People are encouraged to light a candle in their homes tonight in memory of John Hume instead of attending his removal or funeral.
The 83-year-old passed away yesterday at a nursing home in his native Derry after suffering with dementia for a number of years.
In a statement, the public has been asked to stay away from his funeral due to concerns around Covid-19. The Administrator of the Cathedral of Saint Eugene in Derry, Father Paul Farren, where the commemoration will take place has said:
“Pat and her family are very grateful for the outpouring of love and support following the death of their beloved John. The family are anxious that a public gathering for John`s funeral might inadvertently put someone`s health at risk in the context of the current Covid-19 pandemic, and are asking that people express their grief by staying at home and joining with the Hume family in a ‘Celebration of Light for Peace`.”
“Instead of lining roads and streets to show respect to John, it is the wish of the Hume family that we remain at home and, at 9.00pm, light a candle. This `Celebration of Light for Peace` is a fitting tribute to a much loved and distinguished Irishman.”
Tributes have been pouring in for the architect of peace on the island, which culminated in him being awarded the Nobel Peace Prize in 1998 for his work on the Good Friday Agreement.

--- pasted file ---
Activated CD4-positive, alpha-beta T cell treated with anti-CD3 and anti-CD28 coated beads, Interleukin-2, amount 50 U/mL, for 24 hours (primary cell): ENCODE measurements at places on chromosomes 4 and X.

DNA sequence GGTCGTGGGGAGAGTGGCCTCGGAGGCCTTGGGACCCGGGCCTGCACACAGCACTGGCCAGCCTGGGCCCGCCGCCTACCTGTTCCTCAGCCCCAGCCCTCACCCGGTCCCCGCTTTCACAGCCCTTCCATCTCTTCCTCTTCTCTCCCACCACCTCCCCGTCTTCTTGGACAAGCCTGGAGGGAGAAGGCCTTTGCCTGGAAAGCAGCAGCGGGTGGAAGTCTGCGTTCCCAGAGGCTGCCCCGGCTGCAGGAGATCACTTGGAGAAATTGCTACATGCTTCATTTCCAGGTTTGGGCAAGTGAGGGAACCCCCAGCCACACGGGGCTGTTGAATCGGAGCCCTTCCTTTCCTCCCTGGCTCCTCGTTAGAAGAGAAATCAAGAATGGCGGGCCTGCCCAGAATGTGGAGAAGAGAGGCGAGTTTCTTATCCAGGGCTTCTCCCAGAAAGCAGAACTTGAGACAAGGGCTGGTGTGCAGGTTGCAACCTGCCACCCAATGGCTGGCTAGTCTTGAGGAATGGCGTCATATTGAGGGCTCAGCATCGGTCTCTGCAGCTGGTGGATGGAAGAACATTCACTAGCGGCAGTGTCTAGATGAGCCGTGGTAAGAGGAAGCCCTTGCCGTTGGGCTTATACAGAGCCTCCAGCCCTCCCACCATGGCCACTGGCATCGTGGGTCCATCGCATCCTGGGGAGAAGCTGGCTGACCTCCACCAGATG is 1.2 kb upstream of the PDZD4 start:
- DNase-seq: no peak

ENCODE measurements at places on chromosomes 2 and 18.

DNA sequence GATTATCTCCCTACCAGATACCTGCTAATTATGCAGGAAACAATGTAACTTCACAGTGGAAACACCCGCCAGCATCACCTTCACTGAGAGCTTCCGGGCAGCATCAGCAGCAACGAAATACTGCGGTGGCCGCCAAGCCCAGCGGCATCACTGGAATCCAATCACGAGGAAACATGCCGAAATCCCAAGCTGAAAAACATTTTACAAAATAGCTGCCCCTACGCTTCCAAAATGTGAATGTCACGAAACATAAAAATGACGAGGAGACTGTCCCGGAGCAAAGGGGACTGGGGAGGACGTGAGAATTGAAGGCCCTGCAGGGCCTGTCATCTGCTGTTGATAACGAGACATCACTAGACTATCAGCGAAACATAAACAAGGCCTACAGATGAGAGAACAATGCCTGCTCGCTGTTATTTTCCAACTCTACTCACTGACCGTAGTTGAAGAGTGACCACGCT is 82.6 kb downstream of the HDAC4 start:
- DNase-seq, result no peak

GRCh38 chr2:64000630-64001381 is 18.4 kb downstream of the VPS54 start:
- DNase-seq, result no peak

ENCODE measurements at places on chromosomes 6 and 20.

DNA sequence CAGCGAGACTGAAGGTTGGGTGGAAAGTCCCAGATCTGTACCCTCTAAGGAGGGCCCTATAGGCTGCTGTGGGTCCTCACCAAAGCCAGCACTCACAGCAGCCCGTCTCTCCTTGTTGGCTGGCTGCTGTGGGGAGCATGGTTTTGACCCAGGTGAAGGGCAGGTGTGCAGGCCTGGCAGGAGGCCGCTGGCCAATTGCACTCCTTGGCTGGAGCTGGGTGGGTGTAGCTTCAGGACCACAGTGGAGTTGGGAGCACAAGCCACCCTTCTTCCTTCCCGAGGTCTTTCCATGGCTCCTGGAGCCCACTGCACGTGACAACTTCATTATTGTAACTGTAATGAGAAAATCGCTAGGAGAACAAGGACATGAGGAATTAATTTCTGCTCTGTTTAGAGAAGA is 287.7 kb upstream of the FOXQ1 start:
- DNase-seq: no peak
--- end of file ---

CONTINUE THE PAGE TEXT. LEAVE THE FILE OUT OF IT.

The Taoiseach said "all of us are in his debt" and that the Hume family should know they are in "the hearts and minds of everyone today" who have "genuine gratitude for a life that left such a powerful legacy for all of us"
He said Mr Hume was "passionate and he wore his feelings on his demeanour on his facial expressions, he carried the hurt with him".
"He also brought with his hope and he stayed steadfast to the ideal and I think he ultimately did triumph with the non-violent approach. He achieved this through doggedness and through persistence he kept going, notwithstanding all the enormous obstacles that were there at the time.
Former US president Bill Clinton had previously described Mr. Hume as "the Martin Luther King of Northern Ireland".